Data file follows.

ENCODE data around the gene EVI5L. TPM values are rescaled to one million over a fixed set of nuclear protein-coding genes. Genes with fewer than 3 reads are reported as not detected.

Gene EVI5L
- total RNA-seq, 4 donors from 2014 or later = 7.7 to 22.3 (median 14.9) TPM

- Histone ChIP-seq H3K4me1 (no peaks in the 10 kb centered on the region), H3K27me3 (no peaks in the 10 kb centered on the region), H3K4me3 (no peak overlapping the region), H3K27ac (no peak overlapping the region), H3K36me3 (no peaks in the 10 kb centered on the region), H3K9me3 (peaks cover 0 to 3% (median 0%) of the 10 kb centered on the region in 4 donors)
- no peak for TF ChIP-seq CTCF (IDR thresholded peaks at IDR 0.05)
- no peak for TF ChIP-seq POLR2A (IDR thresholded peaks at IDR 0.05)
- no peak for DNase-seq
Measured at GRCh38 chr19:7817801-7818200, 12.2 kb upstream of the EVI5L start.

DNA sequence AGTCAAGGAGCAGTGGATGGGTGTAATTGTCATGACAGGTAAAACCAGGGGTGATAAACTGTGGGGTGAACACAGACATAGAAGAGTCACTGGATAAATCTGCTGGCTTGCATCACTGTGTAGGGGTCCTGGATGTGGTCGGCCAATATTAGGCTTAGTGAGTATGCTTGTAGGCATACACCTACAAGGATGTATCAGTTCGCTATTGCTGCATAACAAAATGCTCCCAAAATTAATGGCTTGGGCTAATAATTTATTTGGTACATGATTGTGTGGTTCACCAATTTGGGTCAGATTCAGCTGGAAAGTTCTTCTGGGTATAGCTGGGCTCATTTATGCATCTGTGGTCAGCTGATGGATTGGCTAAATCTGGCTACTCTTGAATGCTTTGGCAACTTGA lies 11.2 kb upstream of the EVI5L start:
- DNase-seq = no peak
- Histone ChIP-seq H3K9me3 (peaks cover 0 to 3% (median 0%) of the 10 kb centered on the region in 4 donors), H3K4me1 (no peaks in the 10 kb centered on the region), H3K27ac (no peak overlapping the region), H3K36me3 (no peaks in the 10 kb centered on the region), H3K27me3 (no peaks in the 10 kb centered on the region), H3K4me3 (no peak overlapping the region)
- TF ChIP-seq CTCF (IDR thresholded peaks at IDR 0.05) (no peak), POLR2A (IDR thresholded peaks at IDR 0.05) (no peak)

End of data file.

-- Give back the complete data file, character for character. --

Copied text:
ENCODE data around the gene EVI5L. TPM values are rescaled to one million over a fixed set of nuclear protein-coding genes. Genes with fewer than 3 reads are reported as not detected.

Gene EVI5L
- total RNA-seq, 4 donors from 2014 or later = 7.7 to 22.3 (median 14.9) TPM

- Histone ChIP-seq H3K4me1 (no peaks in the 10 kb centered on the region), H3K27me3 (no peaks in the 10 kb centered on the region), H3K4me3 (no peak overlapping the region), H3K27ac (no peak overlapping the region), H3K36me3 (no peaks in the 10 kb centered on the region), H3K9me3 (peaks cover 0 to 3% (median 0%) of the 10 kb centered on the region in 4 donors)
- no peak for TF ChIP-seq CTCF (IDR thresholded peaks at IDR 0.05)
- no peak for TF ChIP-seq POLR2A (IDR thresholded peaks at IDR 0.05)
- no peak for DNase-seq
Measured at GRCh38 chr19:7817801-7818200, 12.2 kb upstream of the EVI5L start.

DNA sequence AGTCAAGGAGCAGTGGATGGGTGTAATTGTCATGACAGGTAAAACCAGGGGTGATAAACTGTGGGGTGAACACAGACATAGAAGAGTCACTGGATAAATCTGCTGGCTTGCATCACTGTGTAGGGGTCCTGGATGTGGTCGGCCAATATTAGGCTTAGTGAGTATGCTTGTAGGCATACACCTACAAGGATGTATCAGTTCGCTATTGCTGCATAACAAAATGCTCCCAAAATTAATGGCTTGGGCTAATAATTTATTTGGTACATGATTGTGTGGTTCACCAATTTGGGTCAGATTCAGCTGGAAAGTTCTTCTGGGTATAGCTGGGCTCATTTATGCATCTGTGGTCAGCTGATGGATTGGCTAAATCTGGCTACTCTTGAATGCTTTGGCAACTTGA lies 11.2 kb upstream of the EVI5L start:
- DNase-seq = no peak
- Histone ChIP-seq H3K9me3 (peaks cover 0 to 3% (median 0%) of the 10 kb centered on the region in 4 donors), H3K4me1 (no peaks in the 10 kb centered on the region), H3K27ac (no peak overlapping the region), H3K36me3 (no peaks in the 10 kb centered on the region), H3K27me3 (no peaks in the 10 kb centered on the region), H3K4me3 (no peak overlapping the region)
- TF ChIP-seq CTCF (IDR thresholded peaks at IDR 0.05) (no peak), POLR2A (IDR thresholded peaks at IDR 0.05) (no peak)